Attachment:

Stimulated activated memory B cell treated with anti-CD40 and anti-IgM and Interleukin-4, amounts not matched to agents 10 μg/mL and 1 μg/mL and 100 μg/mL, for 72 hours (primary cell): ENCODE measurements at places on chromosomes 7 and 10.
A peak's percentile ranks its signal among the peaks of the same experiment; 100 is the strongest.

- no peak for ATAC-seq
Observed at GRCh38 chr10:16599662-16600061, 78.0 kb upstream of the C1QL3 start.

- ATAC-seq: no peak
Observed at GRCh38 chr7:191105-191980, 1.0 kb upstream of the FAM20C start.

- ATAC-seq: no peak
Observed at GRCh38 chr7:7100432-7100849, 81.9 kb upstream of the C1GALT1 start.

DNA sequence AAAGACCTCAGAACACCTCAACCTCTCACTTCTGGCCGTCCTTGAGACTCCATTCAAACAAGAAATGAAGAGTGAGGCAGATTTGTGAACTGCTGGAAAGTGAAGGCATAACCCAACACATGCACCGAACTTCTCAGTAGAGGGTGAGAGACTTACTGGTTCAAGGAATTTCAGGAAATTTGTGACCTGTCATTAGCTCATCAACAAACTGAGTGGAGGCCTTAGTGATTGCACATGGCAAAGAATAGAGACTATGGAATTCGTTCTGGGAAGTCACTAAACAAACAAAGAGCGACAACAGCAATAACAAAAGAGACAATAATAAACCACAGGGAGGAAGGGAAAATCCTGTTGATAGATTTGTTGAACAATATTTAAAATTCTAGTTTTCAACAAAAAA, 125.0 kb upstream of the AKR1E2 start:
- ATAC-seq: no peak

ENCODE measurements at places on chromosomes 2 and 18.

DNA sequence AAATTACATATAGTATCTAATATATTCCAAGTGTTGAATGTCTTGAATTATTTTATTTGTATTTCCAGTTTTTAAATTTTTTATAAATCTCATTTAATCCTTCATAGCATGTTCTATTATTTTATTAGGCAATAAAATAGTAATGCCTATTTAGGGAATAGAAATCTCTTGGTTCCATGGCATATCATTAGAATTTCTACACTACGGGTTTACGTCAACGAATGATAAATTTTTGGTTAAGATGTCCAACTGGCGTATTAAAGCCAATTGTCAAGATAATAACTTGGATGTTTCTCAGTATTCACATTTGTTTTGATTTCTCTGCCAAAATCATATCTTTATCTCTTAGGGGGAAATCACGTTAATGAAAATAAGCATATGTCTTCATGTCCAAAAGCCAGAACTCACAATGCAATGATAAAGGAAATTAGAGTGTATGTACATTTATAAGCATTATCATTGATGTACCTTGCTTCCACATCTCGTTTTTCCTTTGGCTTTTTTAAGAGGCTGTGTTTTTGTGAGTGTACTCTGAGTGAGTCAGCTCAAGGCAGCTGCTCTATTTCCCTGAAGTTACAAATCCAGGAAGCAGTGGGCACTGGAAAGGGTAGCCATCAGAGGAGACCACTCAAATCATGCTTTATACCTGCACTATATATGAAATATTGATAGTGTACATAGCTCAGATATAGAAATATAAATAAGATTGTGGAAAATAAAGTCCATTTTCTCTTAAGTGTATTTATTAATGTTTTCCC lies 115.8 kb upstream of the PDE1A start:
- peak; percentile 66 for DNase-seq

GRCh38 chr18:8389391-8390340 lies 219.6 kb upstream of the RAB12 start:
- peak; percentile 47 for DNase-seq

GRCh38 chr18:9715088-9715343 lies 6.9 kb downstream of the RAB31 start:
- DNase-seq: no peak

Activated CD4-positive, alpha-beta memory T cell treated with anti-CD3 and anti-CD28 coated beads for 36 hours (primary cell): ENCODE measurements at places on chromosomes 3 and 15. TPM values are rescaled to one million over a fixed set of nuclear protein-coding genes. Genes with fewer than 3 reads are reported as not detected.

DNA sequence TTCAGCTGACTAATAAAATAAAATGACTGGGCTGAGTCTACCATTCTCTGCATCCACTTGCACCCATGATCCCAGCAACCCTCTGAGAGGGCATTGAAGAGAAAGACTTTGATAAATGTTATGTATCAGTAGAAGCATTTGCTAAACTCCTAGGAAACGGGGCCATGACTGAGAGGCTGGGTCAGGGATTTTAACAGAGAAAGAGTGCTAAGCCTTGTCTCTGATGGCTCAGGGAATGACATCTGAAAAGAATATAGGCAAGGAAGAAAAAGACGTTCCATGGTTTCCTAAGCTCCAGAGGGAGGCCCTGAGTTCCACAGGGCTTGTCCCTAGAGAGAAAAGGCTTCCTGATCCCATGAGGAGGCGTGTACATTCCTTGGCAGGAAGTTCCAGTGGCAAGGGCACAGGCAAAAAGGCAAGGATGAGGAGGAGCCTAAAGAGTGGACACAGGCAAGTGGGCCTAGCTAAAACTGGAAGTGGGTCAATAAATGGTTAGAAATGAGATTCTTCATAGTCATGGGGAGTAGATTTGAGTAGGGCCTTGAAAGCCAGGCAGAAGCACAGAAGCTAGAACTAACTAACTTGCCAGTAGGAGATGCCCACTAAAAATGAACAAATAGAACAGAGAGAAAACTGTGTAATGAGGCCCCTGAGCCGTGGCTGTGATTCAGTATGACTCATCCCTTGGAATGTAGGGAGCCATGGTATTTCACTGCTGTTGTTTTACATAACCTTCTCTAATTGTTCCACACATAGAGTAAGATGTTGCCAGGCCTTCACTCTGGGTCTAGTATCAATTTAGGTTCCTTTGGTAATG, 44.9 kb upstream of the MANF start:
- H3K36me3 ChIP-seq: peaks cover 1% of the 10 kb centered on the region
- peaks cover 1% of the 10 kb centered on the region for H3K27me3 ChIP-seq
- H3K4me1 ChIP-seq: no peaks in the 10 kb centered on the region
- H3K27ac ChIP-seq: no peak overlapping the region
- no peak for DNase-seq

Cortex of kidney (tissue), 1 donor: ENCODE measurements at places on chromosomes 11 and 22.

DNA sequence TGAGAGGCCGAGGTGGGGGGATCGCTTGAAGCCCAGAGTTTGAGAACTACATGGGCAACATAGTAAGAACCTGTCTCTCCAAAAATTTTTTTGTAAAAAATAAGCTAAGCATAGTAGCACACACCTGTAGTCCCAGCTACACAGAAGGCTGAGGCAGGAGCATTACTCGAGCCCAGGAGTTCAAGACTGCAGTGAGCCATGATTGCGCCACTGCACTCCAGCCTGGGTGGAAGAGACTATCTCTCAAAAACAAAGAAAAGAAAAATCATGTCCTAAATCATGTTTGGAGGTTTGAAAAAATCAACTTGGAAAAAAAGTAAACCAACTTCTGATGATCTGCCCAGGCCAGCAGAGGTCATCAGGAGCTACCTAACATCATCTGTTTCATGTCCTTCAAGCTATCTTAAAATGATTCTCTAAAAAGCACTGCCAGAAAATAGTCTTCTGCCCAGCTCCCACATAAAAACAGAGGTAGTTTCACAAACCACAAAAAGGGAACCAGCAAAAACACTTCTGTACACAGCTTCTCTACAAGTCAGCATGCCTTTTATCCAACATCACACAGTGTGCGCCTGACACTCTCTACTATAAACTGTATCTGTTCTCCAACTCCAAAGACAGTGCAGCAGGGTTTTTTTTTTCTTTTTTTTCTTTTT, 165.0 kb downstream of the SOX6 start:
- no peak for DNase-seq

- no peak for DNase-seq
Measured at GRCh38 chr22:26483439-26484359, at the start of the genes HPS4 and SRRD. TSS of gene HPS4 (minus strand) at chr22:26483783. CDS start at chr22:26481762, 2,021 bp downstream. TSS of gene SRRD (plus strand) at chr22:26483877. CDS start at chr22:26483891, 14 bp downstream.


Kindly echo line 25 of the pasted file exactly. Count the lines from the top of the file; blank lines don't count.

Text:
Cortex of kidney (tissue), 1 donor: ENCODE measurements at places on chromosomes 11 and 22.